5 Ways To Use Prompts In Your Writing

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Prompts-The Best Ways To Expand Your Writing

It should probably go without saying that I’m kind of a really big fan of writing prompts. I mean, come on. There are more than 300 prompts in the library and hundreds more scheduled through spring of next year. They’re too fun NOT to create.

Over the last few months, I’ve gotten a couple questions and comments from readers, blog visitors, etc., asking for permission to use the prompts on TheFakeRedhead.com. Well, here’s your no-longer-implied-yes. Yes. Absolutely yes. I write these dialogue prompts in the hopes that YOU will be inspired to both write and keep writing. You have all the permission in the world to use my prompts to inspire your writing.

Now, some of you may be asking, “If everyone’s using the same writing prompt, won’t they basically be writing the same story?”

Nope!

That’s the best part of writing prompts. A few months ago in the writing group I’m part of, the woman who runs it made a really good point about prompts. If you hand the same prompt out to a room of 30 people, you’re going to find yourself with 30 completely different stories. That’s just how it works. No one has the same brain, so no one knows your story better than you do.

So, click the Continue Reading button for five ways to use prompts in your writing, and then KEEP reading for an exciting announcement!


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1. Rule One: There Are No Rules!

You can do WHATEVER you want to a prompt to make it work for you.

Whatever you want.

You can chip it to pieces, you can change the genders of the subject, you can remove the gender, you can take the quotation marks out of it—seriously, the sky’s the limit to what you can do to a prompt once you connect to one.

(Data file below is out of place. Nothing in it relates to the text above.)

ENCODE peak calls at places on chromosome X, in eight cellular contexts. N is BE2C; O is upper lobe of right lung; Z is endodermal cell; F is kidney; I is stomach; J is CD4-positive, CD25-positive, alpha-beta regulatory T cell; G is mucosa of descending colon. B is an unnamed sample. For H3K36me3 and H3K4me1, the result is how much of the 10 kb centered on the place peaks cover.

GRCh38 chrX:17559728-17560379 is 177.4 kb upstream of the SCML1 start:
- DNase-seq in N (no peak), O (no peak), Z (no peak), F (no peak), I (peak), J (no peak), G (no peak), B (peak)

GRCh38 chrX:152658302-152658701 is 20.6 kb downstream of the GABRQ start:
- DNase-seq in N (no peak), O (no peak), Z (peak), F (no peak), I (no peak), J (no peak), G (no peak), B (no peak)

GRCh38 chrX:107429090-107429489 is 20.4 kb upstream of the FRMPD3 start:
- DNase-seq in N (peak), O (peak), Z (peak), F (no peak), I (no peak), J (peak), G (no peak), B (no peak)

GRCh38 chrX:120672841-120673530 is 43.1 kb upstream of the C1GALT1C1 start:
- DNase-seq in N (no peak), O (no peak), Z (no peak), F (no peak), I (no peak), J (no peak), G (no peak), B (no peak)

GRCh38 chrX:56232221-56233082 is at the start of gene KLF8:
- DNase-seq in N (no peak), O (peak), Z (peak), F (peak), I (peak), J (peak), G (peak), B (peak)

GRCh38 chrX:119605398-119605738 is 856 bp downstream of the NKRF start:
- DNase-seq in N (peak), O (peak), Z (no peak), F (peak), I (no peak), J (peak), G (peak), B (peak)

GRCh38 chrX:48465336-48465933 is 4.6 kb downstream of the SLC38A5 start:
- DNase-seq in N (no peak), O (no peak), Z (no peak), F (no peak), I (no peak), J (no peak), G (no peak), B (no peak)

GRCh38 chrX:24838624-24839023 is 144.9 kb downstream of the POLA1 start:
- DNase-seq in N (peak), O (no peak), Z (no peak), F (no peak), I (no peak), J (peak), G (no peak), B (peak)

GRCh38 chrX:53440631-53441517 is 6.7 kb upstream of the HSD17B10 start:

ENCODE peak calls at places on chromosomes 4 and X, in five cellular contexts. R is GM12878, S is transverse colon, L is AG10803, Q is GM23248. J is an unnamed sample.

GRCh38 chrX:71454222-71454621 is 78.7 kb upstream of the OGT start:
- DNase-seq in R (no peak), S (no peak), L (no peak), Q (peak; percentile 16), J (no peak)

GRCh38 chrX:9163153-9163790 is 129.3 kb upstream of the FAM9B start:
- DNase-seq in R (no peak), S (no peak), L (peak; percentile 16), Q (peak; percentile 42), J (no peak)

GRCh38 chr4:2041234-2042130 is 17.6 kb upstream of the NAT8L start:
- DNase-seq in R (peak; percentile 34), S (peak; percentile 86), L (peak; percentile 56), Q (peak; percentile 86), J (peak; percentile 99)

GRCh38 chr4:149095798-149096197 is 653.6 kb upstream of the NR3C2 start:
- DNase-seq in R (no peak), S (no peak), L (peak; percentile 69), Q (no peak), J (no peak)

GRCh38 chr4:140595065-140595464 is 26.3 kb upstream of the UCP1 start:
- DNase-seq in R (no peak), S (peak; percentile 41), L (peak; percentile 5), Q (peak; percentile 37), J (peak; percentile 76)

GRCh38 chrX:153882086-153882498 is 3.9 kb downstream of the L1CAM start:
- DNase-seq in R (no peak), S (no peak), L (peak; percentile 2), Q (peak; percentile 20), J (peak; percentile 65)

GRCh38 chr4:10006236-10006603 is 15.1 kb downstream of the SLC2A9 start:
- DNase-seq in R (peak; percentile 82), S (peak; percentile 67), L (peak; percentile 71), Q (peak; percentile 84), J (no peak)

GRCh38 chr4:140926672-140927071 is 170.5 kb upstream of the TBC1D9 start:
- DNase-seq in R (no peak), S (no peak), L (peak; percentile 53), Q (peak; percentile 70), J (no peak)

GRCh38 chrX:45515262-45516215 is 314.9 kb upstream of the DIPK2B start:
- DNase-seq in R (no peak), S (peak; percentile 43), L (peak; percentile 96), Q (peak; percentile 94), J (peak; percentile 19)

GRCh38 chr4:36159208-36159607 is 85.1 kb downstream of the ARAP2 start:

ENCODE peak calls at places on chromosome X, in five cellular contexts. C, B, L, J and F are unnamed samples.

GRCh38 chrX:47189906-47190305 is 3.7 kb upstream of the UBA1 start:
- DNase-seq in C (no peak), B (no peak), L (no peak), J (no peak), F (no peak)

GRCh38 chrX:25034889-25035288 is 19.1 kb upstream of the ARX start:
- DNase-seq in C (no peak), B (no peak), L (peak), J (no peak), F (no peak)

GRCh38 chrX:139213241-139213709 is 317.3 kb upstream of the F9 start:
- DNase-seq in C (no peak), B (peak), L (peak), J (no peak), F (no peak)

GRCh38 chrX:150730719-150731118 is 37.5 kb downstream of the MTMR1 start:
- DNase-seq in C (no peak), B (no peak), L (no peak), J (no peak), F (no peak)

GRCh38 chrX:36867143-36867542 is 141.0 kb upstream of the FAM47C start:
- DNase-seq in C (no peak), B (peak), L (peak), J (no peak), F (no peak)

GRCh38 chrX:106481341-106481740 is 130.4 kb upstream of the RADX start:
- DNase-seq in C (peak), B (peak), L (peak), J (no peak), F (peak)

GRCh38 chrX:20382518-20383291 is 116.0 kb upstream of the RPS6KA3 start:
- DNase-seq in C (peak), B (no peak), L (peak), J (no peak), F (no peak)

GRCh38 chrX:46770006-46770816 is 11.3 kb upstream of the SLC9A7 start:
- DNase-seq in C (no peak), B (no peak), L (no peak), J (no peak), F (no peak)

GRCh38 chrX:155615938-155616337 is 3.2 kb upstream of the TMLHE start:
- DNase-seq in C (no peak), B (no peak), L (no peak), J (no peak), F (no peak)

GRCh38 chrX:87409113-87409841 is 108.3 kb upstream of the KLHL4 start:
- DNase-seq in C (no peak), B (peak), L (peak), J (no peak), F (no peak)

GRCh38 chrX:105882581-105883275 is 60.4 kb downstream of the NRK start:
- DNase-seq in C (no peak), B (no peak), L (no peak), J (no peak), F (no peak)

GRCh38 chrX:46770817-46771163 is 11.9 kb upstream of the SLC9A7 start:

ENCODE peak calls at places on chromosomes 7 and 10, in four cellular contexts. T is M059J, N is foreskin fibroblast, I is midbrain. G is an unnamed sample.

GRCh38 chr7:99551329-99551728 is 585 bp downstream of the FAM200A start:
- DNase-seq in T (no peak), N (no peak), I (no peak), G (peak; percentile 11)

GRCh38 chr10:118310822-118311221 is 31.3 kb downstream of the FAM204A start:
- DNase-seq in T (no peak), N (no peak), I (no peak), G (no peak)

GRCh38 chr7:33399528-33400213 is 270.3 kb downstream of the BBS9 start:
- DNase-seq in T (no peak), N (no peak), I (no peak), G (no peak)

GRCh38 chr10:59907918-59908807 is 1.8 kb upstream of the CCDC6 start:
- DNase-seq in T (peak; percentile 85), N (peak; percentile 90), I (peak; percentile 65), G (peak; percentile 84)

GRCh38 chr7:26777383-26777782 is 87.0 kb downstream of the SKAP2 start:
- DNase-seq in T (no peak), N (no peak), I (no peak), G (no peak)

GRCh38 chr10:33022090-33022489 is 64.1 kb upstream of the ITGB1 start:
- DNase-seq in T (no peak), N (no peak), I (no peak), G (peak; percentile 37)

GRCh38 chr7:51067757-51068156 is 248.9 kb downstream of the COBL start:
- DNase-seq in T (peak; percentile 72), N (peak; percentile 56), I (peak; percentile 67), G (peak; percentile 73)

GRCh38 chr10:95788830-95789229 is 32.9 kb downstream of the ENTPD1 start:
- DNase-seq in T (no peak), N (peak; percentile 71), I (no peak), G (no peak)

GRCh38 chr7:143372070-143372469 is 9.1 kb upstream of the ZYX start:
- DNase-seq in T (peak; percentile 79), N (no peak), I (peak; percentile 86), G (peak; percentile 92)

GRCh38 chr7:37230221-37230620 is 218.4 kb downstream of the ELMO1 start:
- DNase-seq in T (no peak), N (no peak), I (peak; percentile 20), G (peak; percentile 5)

No one who writes prompts is going to be offended if you use one or two or more or even pieces of prompts, if you combine a bunch or even take those pieces and make a whole new prompt, so long as it works for you. Do whatever it takes to inspire you to get your writing done.

2. Rule Two: Not To Worry

Don’t think about it.

3. Take Your Characters Out Of Their Own Story

Now, this is a very common tactic used in fandom, but it can also work in traditional novel writing. You know your characters better than anyone, therefore you can do whatever you want with them. You don’t JUST have to write them in the story you’re working on.

It may sound a little counterproductive, but if you take a session or two to sit down and write something with your character or characters doing something they don’t usually do, then you’ll be able to slip right back into what you’re supposed to be doing.

The point is that sometimes you get bogged down when you’re thinking too hard about what your characters should be doing, so this is a way to take a break from doing that while still working with finding other pieces of your character’s background to highlight.

And you never know, you may end up using bits and pieces of these alternate scenes within your main storyline. Novels work in mysterious ways.

4. Take A Break From Your Current Text

Now, this may sound a LOT more counterproductive than the previous point, but seriously, breaks are good.

In fact, breaks are critical.

They’re so critical I’ve already written a post about it called 4 Reasons Why Breaks Are Good For Your Productivity.